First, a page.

Daf Yomi At Beren: What Masekhet Shabbat Teaches Us About Resisting One’s Nature

By: Shayna Herszage  |  August 31, 2020

By Shayna Herszage, Managing Editor

Followers of the Daf Yomi cycle recently finished Masekhet (Tractate) Shabbat and began Masekhet Eruvin. At the end of Shabbat, the Talmud raises several anecdotes on the topic of astrology and unrealized or inaccurate astrological predictions.

One such excerpt, found in Shabbat 156b, can be paraphrased as follows:

Chaldean astrologers told the mother of Rav Nachman bar Yitzchak that her son would grow up to be a thief. In order to prevent this, she told her son to always cover his head so he would constantly have G-d in his thoughts, and to also pray. Despite not knowing why his mother would tell him this, Rav Nachman obeyed. One day, however, he was sitting and studying under a palm tree that did not belong to him. His head covering fell off, and he was overcome with the impulse to steal some of the dates from the tree — an impulse upon which he acted immediately. 

In this story, we see an example of someone whose future was predestined, and — after years of trying to resist — he eventually succumbed to his thieving personality.

This anecdote is interesting because it does not, on the surface, appear to fit the context of its sugya (section). While its sugya is focused on addressing cases of disproven astrological forecasts, this particular case ends with Rav Nachman bar Yitzchak falling prey to his nature as foretold in the constellations. Is this not contradictory to the argument of the sugya?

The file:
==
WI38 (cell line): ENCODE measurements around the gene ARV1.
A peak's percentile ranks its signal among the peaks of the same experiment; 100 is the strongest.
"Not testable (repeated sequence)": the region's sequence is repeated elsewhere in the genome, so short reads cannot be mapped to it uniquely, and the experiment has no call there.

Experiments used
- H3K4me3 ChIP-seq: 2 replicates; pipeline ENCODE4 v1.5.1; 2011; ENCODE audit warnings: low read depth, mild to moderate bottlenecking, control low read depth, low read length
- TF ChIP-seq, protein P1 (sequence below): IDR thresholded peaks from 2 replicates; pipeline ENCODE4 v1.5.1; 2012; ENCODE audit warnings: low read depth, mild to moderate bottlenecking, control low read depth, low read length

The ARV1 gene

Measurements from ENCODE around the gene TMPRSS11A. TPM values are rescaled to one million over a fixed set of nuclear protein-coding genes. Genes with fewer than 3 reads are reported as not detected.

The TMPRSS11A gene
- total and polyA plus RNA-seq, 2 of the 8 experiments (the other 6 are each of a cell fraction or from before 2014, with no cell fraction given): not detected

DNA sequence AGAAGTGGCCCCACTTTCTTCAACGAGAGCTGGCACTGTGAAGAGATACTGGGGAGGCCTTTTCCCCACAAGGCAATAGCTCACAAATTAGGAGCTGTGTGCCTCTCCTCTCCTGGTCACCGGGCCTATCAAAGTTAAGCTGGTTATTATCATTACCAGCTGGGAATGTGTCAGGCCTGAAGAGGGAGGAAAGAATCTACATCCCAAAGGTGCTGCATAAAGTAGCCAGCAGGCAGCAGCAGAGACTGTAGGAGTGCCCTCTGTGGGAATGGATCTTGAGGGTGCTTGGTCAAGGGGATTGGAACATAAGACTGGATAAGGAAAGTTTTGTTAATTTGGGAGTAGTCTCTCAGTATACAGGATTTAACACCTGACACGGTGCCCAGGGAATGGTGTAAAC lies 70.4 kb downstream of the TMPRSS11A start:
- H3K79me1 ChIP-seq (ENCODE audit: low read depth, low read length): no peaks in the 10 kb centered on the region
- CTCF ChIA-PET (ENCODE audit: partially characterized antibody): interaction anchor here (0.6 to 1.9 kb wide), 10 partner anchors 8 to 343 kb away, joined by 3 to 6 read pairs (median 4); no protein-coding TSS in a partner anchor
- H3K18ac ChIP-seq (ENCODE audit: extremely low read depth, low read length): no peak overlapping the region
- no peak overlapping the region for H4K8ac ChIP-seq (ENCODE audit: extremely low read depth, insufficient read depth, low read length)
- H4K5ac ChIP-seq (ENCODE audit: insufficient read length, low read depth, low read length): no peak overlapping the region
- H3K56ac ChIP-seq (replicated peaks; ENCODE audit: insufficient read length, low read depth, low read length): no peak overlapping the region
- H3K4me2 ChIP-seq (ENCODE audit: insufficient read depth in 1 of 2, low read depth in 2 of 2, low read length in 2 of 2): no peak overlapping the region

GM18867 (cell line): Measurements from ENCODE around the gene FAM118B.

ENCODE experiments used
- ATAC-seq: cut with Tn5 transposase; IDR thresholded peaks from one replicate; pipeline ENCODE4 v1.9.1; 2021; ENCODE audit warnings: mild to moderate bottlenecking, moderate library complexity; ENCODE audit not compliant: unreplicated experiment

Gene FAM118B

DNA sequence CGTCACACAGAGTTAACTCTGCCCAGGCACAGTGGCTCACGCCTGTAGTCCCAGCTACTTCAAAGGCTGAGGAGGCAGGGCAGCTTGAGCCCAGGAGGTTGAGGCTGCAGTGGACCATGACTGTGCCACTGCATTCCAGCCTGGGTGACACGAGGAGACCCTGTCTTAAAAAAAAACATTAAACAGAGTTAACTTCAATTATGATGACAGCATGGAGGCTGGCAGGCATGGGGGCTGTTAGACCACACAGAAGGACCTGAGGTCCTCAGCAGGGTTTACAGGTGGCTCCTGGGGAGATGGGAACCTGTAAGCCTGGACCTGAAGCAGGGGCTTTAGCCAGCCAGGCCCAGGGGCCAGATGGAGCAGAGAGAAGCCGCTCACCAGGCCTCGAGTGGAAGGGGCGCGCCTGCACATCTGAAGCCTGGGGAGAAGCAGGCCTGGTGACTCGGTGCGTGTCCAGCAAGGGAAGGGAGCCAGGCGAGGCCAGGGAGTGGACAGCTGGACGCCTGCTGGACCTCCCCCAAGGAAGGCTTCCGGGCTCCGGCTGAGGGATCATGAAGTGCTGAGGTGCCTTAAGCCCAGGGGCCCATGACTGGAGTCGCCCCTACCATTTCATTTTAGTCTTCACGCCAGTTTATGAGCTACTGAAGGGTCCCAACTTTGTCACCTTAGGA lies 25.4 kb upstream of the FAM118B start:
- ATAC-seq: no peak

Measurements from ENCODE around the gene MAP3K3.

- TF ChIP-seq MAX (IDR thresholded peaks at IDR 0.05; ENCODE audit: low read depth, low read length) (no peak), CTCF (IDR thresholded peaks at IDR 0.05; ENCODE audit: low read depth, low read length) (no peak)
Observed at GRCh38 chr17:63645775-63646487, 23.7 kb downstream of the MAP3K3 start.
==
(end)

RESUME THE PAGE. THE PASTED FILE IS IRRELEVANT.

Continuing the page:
While I was unable to find a source explaining this difficulty, I believe that it is meant to foster a better understanding of one’s limits and give credit where credit is due. Rav Nachman was, per the Chaldeans’ conjectures, destined to be a career thief. Such a prediction might cause someone to simply accept a life of crime — it could easily serve as a stumbling block in the path to becoming a scholar. But Rav Nachman bar Yitzchak spent his entire life fighting this aspect of his personality, allowing him to become one of the great sages. To expect Rav Nachman to completely overcome his very nature would seemingly be unrealistic. Yet Rav Nachman bar Yitzchak defied expectations by combating his inclination for as long as he could, and he deserves immense respect for having managed to do so.

Similarly, we should give ourselves and those around us the same respect as they work to become better people. It is far from easy to reform a part of oneself — as the saying goes, old habits die hard. When someone regresses in their journey, whatever journey that may be, it is hardly a failure. View it rather as a temporary setback. By working hard to resist temptation and improve character, people already accomplish more than they realize.

This is particularly relevant as we enter the Jewish month of Elul and approach the High Holidays. During this period, we are often given the impression that repentance and self-improvement are measured on all-or-nothing scales. However, it is important to realize that making a serious effort to improve oneself is in its own right a laudable act that demonstrates strength of character. Once we acknowledge that no one is perfect — including ourselves — and that becoming better people is a work in progress, we can support each other on our personal journeys and ultimately create a kinder and more accepting society.